OUT NOW: Your Future in Healthcare 2024!

    4 Strategies to Fund the Gap Year of Your Dreams

    Posted November 21, 2023, 10:34 am by Kay Keough
    4 Strategies to Fund the Gap Year of Your Dreams

    Whether you want to see the world, test out an interest or learn a new skill, taking a gap year after high school can send you in an exciting new direction. But is it possible to have an affordable life-changing experience and still have enough money to return to the even-more expensive world of academia?

    Absolutely, say the experts, and they are keenly aware of your budgetary concerns.

    “But first,” says Jane Goldstone Sarouhan, Co-Founder & Gap Year Consultant at J2Guides, “students need to begin the process with brainstorming their goals and needs. Once they have a sense of those goals, then we take a closer look at the budget and start exploring strategies, scholarships and resources.”

    1. Start and save early

    The first step is talking with your parents. Julia Rogers, Founding Director of EnRoute Consulting, adds “Either way, it's important to begin with some transparent talks about the family budget in the context of gap year experiences. Will parents or extended family contribute to a gap year? If so, how much? Are there opportunities they are willing to support or not? Knowing this from the outset helps students to determine how much they need to fund in other ways to design the best possible year for themselves.”

    “The advice I give students”  says Katherine Stievater, Founder of Gap Year Solutions, “is to fund a portion of their Gap Year by having a part-time job. This could be bussing tables in a restaurant, lifeguarding, working at a retail store, or other local jobs. This has the added benefit of giving students experience with a supervisor and having to show up on time.”

    Sarouhan tells students that they will very likely divide their year up into a few parts. “Consider living at home and working for a few months as a way to save money. If traveling is one of your goals, there are quite a few ways to do so low-cost, including countless work exchange opportunities where you will receive housing and meals in exchange for your labor.”

    2. Consider using your 529 or grants

    This option is only available for gap programs that offer college credit. There are many gap programs that partner with colleges in the United States, offering college credit for those who enroll (you do not have to be enrolled in the college). If you follow this route, then you can use your 529 college savings plan or Pell grant to pay for your gap experience.

    Keep in mind that while Pell grants do not need to be repaid, they are a needs-based grant and it geared towards expenses like room and board, textbooks, and other educational related expenses. Therefore a Pell grant could go towards paying for housing during your gap program.

    3. Apply to relevant scholarships

    There are scholarships available for gap programs, however they are limited in their amount and you are competing against a much larger audience. They also have more narrow requirements, like requiring that the trip be service orientated or must complete a specific goal before the end of the program (like bringing clean water to a community).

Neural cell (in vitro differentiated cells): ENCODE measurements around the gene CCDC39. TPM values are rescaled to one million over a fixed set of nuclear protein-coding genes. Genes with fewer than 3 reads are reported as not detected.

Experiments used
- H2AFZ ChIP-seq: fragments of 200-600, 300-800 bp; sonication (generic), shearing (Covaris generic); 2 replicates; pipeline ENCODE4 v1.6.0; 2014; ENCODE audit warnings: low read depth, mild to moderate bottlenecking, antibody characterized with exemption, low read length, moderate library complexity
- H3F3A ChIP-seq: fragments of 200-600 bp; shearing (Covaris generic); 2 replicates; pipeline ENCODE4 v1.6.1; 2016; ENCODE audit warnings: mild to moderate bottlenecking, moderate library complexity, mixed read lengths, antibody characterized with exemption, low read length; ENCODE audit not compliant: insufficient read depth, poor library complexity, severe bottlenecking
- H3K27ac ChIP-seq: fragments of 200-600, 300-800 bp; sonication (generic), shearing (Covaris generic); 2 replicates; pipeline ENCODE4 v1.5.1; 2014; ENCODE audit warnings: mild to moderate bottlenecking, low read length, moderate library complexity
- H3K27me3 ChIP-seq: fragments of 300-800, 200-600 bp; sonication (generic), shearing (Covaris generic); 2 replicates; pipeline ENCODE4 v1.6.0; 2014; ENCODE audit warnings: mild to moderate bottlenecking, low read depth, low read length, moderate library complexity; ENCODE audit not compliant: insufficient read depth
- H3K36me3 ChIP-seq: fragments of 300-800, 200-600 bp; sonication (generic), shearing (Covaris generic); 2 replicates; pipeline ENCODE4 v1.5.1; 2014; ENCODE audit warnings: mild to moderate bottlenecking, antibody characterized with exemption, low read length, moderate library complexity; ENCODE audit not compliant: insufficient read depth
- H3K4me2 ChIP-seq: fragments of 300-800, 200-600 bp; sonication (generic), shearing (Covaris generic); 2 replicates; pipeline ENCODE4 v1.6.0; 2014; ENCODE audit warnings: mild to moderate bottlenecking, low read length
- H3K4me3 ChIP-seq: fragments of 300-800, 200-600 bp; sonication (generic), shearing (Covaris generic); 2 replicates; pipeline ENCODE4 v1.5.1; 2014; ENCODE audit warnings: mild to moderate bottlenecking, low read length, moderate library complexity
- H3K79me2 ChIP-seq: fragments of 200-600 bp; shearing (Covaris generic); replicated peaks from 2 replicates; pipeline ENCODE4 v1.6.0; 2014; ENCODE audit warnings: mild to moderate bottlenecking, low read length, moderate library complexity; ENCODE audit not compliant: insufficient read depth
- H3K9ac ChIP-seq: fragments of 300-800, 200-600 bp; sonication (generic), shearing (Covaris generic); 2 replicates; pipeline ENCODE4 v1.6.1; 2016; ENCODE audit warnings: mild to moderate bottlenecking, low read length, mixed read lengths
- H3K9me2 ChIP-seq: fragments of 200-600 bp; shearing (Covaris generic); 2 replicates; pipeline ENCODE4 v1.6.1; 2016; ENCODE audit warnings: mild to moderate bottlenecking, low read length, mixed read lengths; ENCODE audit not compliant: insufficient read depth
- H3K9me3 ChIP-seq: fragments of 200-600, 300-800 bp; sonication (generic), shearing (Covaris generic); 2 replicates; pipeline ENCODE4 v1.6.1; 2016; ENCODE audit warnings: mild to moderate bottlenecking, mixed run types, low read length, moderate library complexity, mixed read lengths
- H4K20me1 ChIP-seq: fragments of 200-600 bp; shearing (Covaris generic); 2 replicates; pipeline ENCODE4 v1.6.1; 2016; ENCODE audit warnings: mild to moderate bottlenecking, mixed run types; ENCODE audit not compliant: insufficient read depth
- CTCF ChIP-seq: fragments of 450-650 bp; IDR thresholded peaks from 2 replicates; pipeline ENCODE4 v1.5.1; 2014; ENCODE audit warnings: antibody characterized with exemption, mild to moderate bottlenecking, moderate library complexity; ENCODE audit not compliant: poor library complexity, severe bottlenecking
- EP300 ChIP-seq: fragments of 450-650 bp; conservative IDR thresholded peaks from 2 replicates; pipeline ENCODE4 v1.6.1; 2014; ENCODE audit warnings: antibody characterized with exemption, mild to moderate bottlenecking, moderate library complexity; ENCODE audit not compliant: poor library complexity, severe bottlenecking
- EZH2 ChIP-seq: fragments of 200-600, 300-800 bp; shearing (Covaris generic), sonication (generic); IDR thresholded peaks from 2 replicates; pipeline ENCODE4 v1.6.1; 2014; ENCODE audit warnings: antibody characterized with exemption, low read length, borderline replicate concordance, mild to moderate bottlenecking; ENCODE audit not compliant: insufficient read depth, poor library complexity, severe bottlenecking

For example, Hostelling International offers a scholarship ($2,000) for up to 25 young Americans with “demonstrated financial need” to take an international trip that is focused on education or community service. They also offer up to five scholarships ($3,000) to young Americans who never had a passport to help pay for their first trip abroad.

    The Rotary Foundation offers scholarships for secondary school, undergraduate, or graduate students who want to study locally or abroad. However, the scholarships are awarded by district so the first step for potential applicants is to find their district chapter of the Rotary Club and see their requirements for scholarships. 

    There is also the Fund for Education Abroad (FEA) which allows applicants to submit a single application which allows them to see if they are awarded a wide number of scholarships. However it is open to historically underrepresented study-abroad populations, like students of color, first-generation college students, and community college students.

    The Pollination Project offers grants to individuals who are focused on sustainability, community driven, and a plan of action on how to make their world and community a better place. This grant would fit a specific type of gap year, but may be a better fit for individuals who have a self-structured and driven gap year planned.

    4. Choose an experience that is self-supporting

    The more structured the gap program, the higher the cost is likely to be to cover things like staffing, says Rogers. But there are alternatives, like programs that will pay you as part of the experience. For example, YMCA of the Rockies has gap programs for individuals interested in hospitality. Participants are paid an hourly wage with deductions made for room and board. However, food, internet, and access to their facilities are all included. More options can be found by checking out the Paid Work Experience category at www.teenlife.com/category/gap.

    Sign up for Free Tips and Guides direct to Your Inbox
    Kay Keough

    Kay Keough

    Kay Keough is a freelance writer, editor and designer based in Sandwich, Mass. She covers arts and entertainment and community news in the Cape Cod area, designs information graphics for data-driven stories and copy-edits a variety of publications. She is a technology enthusiast with several years of experience as a tech journalist and in her spare time is an improviser, painter, baker and candlestick maker. She can be reached at k_keough@yahoo.com.

    Tags: Gap Years